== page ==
This one was 13 1/2 pounds and so we put in for 90 minutes.  At 45 minutes (the halfway point), we turned the sheet pan around so both sides are even in color.  Then we started checking it and it was only another 20 or 25 minutes or so when the pop up timer came up and we temped it and it was done.  Start checking yours every few minutes around the 1 hour mark.  There is carry over cooking of course if you tent it with foil after you take it out.  Just don't overcook it.


Roasted turkey

Here it is.  How beautiful is that?  One comment on the last one we made said it was a magazine worthy bird.  We think this one's a good looking bird this time too.

Juicy turkey

We wanted to show this picture to hopefully capture how juicy it is inside.  These are not injected by us and we always try to get the non solution filled turkeys.  The juices just run out when we cut/tear into it.

This bird gave us five bags of meat (after we ate some for dinner of course).  Now we have a total of eleven bags of cooked turkey meat off the bone, vacuum sealed, in the freezer waiting for future meals.


  1. I had the basic idea, but Thank You for the step by step instructions.
    Looks delicious; cookbook picture perfect

  2. Your silicone rack looks round. You mind showing a picture of it please.

    1. Will do, we have two round ones and two kind of rectangle ones. Probably could have used the rectangle ones but I'll get a pic for you.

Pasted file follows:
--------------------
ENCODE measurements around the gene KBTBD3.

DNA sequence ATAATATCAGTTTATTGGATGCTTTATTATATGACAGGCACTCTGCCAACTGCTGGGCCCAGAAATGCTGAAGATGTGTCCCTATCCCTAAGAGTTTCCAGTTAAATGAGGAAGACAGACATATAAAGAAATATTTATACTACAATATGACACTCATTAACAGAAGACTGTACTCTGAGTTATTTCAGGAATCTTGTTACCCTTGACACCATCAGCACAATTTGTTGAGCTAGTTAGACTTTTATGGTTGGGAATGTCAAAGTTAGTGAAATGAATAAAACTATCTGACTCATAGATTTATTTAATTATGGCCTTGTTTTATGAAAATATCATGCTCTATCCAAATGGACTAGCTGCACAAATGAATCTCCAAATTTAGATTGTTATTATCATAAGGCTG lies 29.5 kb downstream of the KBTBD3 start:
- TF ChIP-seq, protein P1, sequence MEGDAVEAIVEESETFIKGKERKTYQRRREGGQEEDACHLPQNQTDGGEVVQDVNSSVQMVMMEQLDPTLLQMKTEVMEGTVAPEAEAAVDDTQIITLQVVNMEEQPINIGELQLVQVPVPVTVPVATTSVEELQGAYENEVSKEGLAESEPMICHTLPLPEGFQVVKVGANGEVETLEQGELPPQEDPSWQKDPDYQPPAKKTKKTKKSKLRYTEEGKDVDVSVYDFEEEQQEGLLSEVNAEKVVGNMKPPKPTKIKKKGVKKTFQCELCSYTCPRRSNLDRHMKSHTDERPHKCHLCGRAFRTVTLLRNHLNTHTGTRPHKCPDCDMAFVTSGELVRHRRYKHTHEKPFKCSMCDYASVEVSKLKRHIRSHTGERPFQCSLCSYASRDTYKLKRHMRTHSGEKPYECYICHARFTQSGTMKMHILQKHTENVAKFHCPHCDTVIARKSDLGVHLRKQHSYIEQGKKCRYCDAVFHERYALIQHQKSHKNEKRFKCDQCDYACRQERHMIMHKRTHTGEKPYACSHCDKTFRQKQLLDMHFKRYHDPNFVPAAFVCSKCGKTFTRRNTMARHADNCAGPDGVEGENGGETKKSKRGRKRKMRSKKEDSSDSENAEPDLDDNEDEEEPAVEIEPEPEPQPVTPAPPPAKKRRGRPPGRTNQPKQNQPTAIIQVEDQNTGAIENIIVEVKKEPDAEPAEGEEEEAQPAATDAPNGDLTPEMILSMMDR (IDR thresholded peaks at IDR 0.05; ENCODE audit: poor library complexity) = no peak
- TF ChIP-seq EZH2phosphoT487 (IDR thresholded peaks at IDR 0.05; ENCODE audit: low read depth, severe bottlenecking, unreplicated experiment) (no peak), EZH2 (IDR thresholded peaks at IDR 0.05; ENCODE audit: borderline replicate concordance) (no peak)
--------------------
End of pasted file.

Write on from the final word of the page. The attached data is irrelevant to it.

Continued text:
3. Thanks. I must try this though wonder how it will fit in refrigerator with all the rest of the stuff in there.

    1. We did have to do some rearranging and I can imagine with a stuff full fridge it might be hard. Ours was pretty full and we have (apartment only option) a side by side that's pretty small, this sheet pan is medium and just barely fits. We have stuff in drawers and other shelves, ha.

  4. Do you cook it untented, uncovered? I hate having to try to move things to get turkey in the refrigerator to thaw. It does look delicious.

    1. Yep, 100% uncovered. We always hear about people saying it takes three hours to cook turkeys but somehow we've shortened ours to a little over an hour. We only started the brining about 3 years ago, before that we would just do it the morning of but used a fresh not frozen turkey so we didn't have to worry about thawing time. But At least it didn't have to take up room in the fridge for a few days. Now we've adapted to keep the fridge organized before we star this, ha.

  5. That is one beautiful roasted turkey! The finished color is amazing.

    1. Yes, the color is really just picture perfect what you imagine a turkey should look like. Thanks!

  6. Yowza that's pretty. Coming over from Instagram, beautiful. Michelle

    1. Well welcome! I was just here replying to some comments and yours popped up. Thank you for the kind words and welcome! Hope you'll visit again. Thanks.